Vorige week maakte het publiek kennis met Queen B: een AI-systeem dat persoonlijke data verzamelt en werknemers stuurt met stemberichten: “You look a bit tired, I suggest you grab a coffee”, “I would not formulate that sentence that way”. Queen B maakt deel uit van de speculatieve werkplek die Studio LONK ontwierp om ons te laten nadenken over de wenselijkheid van een datagedreven werkplek. LONK vroeg mij het aansluitende debat een duwtje te geven. Gaat Queen B ons effectiever maken op de werkvloer? Bekijk de video en lees hier de column:
Queen B and her swarm of robotic humans
A workplace that knows you better than you know yourself. A workplace that makes you do your tasks more efficiently. Just hand in your data and Queen B will guide you towards a quantified heaven where all your inefficient behavior will be eliminated. The more data you share, the more personalized and effective Queen B’s work-advice will become. Effective? Effective to do what? Effective to improve our workplace? Or effective to make our behavior more programmable to employers and companies?
Data-driven technologies are one of the most misunderstood technologies of our time. Because these systems can detect patterns in our data that the human eye cannot see, we think that they are magically smart. So we all became members of the Big Data Church and started to transform our lives into data-driven machineries. We follow the high priests from Silicon Valley who tell us that their AI systems know us better than we know ourselves and we plug in our fridges, fit bits and workplaces. We blindly use their digital assistants, platforms and algorithms to determine what we want to watch, listen and buy, and who we want to date or hire for a job. We unquestioningly believe Elon Musk when he predicts that artificial intelligence will surpass all human intelligence: “Just outsource your thinking process to our AI-system. Don’t trust your intuition, don’t follow your senses, and don’t follow your personal ideals and intentions. Instead, follow the ideals and intentions that we programmed into our AI-system. Because after all, AI knows best!”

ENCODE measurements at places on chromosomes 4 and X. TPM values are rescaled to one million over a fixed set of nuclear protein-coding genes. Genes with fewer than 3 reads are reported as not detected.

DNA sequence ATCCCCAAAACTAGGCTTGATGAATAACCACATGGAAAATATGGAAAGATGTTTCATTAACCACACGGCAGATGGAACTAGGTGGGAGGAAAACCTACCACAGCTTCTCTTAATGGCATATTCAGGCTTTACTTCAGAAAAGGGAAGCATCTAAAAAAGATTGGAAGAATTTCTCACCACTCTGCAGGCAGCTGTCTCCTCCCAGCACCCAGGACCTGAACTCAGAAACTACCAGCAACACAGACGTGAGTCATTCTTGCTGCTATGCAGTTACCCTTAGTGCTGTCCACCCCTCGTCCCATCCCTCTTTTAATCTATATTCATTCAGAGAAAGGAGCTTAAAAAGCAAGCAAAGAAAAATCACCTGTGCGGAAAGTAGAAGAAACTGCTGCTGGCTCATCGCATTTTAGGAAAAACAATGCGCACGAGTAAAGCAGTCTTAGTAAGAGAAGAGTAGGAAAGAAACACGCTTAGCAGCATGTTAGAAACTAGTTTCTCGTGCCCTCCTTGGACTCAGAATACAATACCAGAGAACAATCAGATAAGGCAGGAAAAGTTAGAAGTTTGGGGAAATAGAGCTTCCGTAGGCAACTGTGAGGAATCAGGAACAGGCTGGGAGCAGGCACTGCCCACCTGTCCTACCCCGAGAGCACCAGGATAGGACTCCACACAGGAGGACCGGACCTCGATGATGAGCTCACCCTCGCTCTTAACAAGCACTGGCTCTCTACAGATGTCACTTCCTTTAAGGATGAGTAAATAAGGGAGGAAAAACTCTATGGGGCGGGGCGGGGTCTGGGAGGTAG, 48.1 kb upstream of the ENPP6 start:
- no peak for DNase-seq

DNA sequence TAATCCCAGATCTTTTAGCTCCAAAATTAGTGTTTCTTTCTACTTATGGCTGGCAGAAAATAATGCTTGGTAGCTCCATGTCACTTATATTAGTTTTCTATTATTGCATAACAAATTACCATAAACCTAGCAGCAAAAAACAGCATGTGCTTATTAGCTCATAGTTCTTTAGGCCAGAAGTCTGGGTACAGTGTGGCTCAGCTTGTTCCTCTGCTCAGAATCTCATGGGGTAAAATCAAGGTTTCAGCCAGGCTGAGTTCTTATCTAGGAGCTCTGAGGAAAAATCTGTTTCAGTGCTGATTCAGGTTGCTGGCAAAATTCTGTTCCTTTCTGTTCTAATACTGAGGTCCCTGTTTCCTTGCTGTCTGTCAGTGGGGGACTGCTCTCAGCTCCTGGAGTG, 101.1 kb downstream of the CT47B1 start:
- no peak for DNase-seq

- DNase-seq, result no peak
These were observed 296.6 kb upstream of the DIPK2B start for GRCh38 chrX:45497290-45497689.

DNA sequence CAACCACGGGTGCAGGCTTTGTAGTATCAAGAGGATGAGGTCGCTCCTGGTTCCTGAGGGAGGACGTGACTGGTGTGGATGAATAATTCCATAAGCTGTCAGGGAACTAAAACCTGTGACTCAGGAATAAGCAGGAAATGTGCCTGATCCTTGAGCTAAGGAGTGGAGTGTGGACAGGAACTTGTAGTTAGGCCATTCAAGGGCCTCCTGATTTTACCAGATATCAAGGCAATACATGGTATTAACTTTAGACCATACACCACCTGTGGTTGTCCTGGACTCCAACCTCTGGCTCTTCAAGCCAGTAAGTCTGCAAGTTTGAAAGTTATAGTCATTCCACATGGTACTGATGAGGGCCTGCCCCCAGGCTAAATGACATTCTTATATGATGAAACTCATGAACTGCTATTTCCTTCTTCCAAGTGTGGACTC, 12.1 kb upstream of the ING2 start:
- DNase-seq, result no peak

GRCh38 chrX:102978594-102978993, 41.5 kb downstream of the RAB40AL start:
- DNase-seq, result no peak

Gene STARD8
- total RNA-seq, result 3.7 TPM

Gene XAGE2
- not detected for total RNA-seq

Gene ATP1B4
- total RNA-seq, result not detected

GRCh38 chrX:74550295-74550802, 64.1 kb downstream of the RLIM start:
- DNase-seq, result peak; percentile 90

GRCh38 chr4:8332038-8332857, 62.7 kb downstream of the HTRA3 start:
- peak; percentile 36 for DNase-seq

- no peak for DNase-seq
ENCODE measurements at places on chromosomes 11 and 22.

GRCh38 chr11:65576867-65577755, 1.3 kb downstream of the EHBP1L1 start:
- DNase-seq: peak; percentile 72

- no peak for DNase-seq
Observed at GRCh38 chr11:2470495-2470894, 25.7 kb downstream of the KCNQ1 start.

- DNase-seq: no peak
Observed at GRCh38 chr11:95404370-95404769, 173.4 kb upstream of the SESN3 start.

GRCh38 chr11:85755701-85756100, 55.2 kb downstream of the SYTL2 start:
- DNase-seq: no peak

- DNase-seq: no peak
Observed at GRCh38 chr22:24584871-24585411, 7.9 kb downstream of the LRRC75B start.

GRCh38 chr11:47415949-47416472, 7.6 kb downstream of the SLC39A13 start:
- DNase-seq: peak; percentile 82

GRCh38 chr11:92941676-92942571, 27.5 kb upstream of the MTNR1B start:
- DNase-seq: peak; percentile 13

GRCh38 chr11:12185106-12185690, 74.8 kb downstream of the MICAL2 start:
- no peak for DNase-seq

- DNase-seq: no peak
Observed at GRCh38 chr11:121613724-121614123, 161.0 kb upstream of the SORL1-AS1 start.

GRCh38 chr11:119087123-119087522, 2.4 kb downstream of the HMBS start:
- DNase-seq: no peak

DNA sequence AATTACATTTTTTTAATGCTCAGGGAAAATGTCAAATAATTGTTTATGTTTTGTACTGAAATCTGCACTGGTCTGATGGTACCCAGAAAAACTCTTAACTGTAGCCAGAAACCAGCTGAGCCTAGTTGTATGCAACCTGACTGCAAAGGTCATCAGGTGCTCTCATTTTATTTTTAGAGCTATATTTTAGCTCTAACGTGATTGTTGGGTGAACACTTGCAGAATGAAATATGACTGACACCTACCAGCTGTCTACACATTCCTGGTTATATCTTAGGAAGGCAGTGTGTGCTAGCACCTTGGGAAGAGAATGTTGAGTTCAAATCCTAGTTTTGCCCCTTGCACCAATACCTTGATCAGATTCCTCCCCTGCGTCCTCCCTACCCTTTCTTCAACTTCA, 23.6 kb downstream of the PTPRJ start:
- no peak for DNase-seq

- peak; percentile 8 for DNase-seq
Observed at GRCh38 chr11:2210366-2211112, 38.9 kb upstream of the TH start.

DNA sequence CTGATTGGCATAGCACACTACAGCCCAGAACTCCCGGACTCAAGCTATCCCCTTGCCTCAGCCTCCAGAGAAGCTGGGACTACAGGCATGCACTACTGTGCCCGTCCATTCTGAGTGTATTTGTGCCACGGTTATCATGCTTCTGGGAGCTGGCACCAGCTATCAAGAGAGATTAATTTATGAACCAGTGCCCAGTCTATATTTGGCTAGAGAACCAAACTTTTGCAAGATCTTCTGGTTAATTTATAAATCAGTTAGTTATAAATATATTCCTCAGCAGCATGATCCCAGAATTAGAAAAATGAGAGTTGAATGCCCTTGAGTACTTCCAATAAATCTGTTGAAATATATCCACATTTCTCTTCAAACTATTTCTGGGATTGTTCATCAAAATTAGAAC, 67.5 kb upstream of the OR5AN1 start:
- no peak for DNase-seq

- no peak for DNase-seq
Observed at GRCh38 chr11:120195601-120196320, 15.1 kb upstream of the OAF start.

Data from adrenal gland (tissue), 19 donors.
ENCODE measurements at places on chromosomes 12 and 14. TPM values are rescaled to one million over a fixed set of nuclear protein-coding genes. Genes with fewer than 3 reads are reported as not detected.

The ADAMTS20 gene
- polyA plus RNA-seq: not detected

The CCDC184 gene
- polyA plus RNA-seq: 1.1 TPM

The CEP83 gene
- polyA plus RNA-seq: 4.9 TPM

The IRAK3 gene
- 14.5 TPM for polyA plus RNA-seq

Dear participants of this evening. Our sky-high expectations of AI are based on totally misguided conceptions of what AI is. Stop listening to these marketing mantras from Silicon Valley and their Big Data Church. Listen to the scientists who investigate and work with artificial intelligence and big data. Listen for example to mathematician Cathy ´O Neil who reminds us there’s nothing neutral about data. In her book ‘Weapons of Math Destruction’ she shows how social norms, stereotypes and simplifications are hardwired into data-driven technologies and spread on a larger scale. Or listen to mathematician Edward Frenkel who compares our enthusiasm for data-driven technologies with an eleven year old child who has just learned geometry, and is so excited about it that he thinks the whole world can be explained by circles and triangles. Or listen to AI-experts like Gary Marcus who explain that AI-systems are not necessarily intelligent since there is more to intelligence than pattern recognition and computation. Humans can learn things in one context and apply it in another. Computers can’t do that. When it comes to intuitively understanding social situations, a two-year old toddler already surpasses a computer. And when we look at contextualization, common sense and reasoning ability, humans outperform computers. We need to demystify AI, and understand it as an advanced form of statistics, maybe a form of ‘statistics on steroids’. Yes of course, computers are better at playing chess and Go, which is great, but humans are not as straightforward as Chess pieces, and our behavior in the workplace is more complex than a game of Go.
So, instead of worrying about an artificial superintelligence that will surpass us, we should be worried about the data-driven technologies; the AI-systems; the Queen B’s that replace human decision making, without having any understanding of our complex ambiguous world. When we start to compress human behavior into simplified scripts and data-models we lose human diversity out of sight. Many aspects of our behavior are not quantifiable and Queen B cannot understand why particular patterns in our behavioral data appear. When you are for example raising your voice at work, the system cannot understand if you are exceeding the maximum amount of decibel because you are unaware of disturbing other colleagues, or because there’s an emergency situation.
We think a system like Queen B knows us better than anyone else, but the only thing Queen B does is nudging our choices so she can better predict our choices. Queen B is programmed to make us work more efficiently and more predictable. But inefficiency is not the enemy of effective work. The shortest route from A to B is not always the most beneficial one. Detours are inefficient, but they lead to productive surprises and experimental behaviors that are crucial to innovation. Humans are messy, ambiguous and creative beings, who don’t want to behave rational every minute of the day. How many imperfections will Queen B allow us? Will she allow us to take alternative routes and behave irrational, or will she transform us into rational, predictable robotic humans? Do we really want to make computer programmers and systems like Queen B the engineers of our behavior? The decision is up to us.